Obligation or opportunity?

The former CEO of Trans Mountain describes his journey of understanding and reconciliation.

Ian Anderson shares insights at the 2022 Indigenous Partnerships Success Showcase.

It was as a youth growing up in Winnipeg that Ian Anderson, the recently retired CEO of the Trans Mountain Corporation, learned from his father to always respect, appreciate, and believe in people. He says he brought this tenet to his work on the Trans Mountain Expansion (TMX) project, which twins a new pipeline with an existing oil pipeline running from Edmonton, Alberta to Burnaby, British Columbia. Getting the project off the ground involved many years of dialogue with Indigenous communities through which the pipeline would pass.

Reflecting on the decade he spent developing industry-to-First-Nations relationships, Anderson says he didn’t think of it as consultation. “I thought about it as getting to understand what the opportunities might be as opposed to the obligations. Industry looks at all this as an obligation.”

“It was a journey of knowledge and learning for me,” Anderson says to Karen Restoule, CEO of Shared Value Solutions, during a discussion on the first afternoon of 2022 Indigenous Partnerships Success Showcase (IPSS). “I had to have gained some measure of respect, some measure of trust, some measure of understanding and appreciation before I was asking for anything, before I was asking to build something on their lands.

“I also wanted to understand, and learn, from communities directly. . . . We didn’t go in with an agenda. In fact, we didn’t talk about impact, benefit agreements, and mutual benefit agreements, out of the gate. They came over time, as communities wished them to. I first wanted to learn and understand what the community’s aspirations were, what their interests were.”

Anderson went on frequent road trips, visiting and getting to know people in the communities. Along the way, he developed deep friendships.

“It was a lot of weekends, a lot of nights and early mornings, and travelling around . . . but it was time well spent. And I think that our work was better for it.”

By the time Anderson departed from Trans Mountain in April 2022, he had secured support from more than 60 Indigenous communities (“every land-based Nation and a good number of marine-based communities”), and the company and its contractors had hired more than 1,000 Indigenous people and allocated $2-billion worth of contracts to Indigenous contractors and businesses.

Anderson says that being genuinely open-minded, being willing to listen and learn and change, was at the core of his approach. “Every community we touch is different, and they all have different aspirations, different levels of capacity, different environmental conditions, different infrastructure. We had to do it on a case-by-case basis and stay very principled.”

The journey was not without its obstacles and challenges. “I passionately have believed—and it translated into our work as a company—that we were never going to judge the opinions or claims or aspirations or values of somebody else,” says Anderson. “That if we hit an obstacle, the first thing I would do is challenge ourselves to look at the situation from the other party’s perspective. Why is it we’re at this intersection of inaction? And what is it that will get us through that intersection without colliding?”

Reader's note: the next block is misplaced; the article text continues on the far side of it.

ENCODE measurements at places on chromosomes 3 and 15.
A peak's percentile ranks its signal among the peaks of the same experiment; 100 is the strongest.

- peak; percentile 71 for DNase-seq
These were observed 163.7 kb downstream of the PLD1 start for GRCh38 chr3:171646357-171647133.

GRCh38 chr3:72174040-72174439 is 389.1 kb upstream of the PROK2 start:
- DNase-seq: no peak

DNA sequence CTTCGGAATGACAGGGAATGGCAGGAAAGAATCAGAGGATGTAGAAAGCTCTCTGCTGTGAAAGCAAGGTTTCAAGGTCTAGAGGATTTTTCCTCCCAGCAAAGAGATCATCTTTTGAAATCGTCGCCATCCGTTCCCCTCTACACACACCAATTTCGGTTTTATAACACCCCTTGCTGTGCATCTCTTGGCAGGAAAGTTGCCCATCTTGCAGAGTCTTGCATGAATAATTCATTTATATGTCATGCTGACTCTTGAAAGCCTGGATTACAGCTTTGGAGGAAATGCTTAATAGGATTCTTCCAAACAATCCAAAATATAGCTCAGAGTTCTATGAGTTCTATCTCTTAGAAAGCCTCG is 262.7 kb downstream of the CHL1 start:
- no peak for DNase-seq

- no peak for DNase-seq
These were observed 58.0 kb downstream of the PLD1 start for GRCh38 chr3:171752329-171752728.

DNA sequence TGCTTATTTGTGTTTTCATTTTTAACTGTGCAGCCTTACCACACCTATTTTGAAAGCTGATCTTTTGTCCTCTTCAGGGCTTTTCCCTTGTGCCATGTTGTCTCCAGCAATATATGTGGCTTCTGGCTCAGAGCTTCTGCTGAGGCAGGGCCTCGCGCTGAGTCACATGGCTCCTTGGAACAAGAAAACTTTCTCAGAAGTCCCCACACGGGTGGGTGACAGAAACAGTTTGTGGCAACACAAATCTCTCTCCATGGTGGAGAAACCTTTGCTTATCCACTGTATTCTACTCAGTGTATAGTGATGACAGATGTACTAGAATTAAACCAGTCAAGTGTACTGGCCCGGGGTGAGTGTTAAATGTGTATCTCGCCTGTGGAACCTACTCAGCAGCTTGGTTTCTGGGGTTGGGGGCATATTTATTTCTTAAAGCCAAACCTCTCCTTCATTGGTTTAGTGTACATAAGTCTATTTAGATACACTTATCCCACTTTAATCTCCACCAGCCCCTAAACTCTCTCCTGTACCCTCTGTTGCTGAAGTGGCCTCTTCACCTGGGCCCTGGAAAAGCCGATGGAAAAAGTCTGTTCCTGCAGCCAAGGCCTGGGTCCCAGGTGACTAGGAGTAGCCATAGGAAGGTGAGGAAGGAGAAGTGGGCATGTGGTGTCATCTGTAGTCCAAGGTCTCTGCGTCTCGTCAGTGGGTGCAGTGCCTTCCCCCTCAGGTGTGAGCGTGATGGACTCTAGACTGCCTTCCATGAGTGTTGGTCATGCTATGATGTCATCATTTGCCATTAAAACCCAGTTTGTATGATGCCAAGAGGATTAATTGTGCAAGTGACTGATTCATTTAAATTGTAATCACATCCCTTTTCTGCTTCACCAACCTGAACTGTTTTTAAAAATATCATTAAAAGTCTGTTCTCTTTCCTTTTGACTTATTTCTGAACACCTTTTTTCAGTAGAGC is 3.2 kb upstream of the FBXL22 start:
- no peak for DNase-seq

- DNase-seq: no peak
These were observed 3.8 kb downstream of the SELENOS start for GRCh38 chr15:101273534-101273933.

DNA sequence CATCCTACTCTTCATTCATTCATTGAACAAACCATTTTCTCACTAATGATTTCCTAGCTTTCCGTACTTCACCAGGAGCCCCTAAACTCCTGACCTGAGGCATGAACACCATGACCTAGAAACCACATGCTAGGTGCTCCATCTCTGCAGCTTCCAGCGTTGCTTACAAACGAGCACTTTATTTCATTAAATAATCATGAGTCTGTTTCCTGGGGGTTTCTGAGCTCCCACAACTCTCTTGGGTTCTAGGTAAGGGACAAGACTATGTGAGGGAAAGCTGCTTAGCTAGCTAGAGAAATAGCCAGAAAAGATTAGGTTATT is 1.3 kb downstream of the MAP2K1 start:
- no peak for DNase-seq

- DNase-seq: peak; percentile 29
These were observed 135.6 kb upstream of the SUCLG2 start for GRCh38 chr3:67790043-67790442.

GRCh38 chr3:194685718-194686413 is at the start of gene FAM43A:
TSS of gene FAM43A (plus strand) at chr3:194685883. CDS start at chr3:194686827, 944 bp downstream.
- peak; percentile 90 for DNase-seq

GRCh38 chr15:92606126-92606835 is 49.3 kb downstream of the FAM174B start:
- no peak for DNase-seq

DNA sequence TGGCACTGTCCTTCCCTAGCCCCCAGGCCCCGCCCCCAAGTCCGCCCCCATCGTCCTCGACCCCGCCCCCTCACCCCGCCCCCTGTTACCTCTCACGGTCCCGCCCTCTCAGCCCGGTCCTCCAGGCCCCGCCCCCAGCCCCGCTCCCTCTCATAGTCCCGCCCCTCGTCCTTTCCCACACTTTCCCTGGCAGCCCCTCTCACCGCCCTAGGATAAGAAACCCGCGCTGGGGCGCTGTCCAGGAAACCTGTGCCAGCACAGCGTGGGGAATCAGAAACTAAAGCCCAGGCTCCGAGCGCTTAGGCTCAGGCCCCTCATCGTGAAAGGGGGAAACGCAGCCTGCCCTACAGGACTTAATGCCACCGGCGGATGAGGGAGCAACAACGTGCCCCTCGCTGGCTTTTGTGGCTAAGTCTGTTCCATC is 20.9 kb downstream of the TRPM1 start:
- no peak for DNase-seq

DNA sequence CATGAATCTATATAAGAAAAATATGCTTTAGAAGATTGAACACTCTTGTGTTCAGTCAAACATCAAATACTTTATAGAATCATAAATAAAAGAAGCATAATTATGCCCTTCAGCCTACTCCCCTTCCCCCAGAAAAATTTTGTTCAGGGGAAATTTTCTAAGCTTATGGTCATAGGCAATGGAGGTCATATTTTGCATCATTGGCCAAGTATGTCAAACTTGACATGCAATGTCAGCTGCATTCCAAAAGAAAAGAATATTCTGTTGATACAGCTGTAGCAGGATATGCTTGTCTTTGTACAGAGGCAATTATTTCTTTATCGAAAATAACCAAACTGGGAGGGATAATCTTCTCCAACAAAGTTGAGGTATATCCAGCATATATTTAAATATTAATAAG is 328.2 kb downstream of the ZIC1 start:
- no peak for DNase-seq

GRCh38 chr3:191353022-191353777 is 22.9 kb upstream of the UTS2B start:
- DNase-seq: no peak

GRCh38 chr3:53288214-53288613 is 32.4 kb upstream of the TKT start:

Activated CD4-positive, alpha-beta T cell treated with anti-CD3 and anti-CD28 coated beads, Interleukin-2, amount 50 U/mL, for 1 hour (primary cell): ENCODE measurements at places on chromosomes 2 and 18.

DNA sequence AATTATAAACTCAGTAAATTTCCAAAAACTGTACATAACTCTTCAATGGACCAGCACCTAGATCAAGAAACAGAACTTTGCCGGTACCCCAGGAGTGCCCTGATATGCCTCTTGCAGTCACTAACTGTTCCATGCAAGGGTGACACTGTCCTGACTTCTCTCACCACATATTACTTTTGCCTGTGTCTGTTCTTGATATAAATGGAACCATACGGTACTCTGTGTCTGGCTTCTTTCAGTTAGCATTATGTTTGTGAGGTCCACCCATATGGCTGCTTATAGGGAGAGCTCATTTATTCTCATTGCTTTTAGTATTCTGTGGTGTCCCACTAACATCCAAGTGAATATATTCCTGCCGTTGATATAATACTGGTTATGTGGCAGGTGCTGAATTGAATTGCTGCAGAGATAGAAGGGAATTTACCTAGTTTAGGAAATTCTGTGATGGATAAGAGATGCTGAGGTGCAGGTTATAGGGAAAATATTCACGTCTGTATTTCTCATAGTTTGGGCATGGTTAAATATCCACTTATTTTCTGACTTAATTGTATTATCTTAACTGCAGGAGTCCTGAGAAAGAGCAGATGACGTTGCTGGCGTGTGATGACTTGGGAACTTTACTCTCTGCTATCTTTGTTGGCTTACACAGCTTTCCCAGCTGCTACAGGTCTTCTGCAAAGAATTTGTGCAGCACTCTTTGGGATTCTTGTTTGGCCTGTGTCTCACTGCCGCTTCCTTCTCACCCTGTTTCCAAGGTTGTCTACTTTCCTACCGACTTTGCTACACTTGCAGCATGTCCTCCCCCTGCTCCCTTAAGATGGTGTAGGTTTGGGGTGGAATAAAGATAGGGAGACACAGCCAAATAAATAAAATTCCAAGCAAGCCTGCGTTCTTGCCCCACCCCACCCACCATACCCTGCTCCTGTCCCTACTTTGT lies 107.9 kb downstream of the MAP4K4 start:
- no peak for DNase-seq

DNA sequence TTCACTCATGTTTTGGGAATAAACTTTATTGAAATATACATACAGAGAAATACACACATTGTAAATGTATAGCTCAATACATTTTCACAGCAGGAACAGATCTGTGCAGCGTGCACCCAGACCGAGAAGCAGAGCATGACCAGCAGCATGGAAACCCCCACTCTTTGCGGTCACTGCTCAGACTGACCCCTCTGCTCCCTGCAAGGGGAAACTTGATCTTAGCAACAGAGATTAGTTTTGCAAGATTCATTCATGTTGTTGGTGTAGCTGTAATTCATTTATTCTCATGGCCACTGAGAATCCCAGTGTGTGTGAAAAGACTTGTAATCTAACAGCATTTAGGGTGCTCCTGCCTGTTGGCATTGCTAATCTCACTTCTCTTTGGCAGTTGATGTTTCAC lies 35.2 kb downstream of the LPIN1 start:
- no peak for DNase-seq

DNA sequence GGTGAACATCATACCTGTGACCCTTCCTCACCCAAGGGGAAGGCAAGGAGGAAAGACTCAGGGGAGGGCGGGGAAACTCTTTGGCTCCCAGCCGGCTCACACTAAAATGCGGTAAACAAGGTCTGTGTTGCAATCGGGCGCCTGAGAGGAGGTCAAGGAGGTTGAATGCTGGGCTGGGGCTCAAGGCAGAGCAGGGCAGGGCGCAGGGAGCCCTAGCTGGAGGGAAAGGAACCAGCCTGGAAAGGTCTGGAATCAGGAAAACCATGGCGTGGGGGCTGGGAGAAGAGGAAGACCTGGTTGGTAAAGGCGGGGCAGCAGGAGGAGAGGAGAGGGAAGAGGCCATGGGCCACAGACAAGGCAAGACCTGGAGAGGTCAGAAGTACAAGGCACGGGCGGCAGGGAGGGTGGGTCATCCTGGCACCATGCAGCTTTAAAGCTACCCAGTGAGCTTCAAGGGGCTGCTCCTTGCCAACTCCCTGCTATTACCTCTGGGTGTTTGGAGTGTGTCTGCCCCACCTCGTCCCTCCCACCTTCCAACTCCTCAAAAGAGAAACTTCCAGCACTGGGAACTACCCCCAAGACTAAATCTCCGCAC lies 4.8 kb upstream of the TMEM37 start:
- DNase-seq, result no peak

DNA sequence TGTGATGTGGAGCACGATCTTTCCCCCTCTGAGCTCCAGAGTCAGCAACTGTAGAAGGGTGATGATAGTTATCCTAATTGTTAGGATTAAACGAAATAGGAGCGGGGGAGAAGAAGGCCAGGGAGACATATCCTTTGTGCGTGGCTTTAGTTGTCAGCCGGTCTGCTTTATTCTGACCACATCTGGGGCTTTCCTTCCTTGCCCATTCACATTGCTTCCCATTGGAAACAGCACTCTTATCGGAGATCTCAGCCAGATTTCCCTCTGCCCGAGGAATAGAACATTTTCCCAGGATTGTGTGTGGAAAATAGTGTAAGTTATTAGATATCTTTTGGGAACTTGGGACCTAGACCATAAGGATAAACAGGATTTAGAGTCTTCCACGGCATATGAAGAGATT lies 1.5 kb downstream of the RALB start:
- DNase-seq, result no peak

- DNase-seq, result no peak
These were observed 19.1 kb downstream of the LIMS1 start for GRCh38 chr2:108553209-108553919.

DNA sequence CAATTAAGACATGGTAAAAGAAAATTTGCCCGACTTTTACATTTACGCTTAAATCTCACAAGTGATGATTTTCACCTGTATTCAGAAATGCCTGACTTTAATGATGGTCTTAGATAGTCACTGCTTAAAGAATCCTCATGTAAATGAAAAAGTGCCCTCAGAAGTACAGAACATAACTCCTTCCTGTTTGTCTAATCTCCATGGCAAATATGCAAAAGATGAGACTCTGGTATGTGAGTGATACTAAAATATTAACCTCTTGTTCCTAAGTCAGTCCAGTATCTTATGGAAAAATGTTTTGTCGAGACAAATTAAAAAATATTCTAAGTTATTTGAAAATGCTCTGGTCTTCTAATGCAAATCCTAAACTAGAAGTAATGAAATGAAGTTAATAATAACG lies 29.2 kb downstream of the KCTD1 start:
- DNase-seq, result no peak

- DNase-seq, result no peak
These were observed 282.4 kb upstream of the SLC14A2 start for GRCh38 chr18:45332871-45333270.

Anderson acknowledged there were conflicts and arguments. He says that while not everyone ended up completely satisfied, every point of opposition resulted in Trans Mountain making changes.

“In anything you do, there’s going to be parties who aren’t satisfied with what you’re undertaking. And that’s because we live in a democratic world, and everybody has a right to their own views and opinions. And that’s what enriches all of our lives.”

In relation to environmental concerns, Anderson says that he always tried to take “the high road . . . the place that there weren’t environmental conditions that were being unnecessarily put at risk.”

He describes a situation where the company had over 100 biologists working on the ground, doing nothing but salamander, snail, and frog moves. It also moved over 100 ant hills because they were important to the ecosystem within the areas that they occupied.

“It was ensuring that depth of the learnings along the way were translated into actions. . . . Listening and learning is interesting. It’s far more powerful if it results in change in actions. We sought to change what we did and act upon what we learned.”

Anderson says that it was the process of building trust and respect at the beginning that enabled everyone involved to work through uncertain times. “Every step along the way, every challenge that we were faced with, I can really proudly say we learned from it.”

This article was originally published by the Indigenous Partnerships Success Showcase in its magazine, Rights & Respect, Issue 2. To purchase a physical copy of the magazine, click here. To purchase tickets to the Indigenous Partnerships Success Showcase, coming June 1-2, 2023, click here.

Do you like this?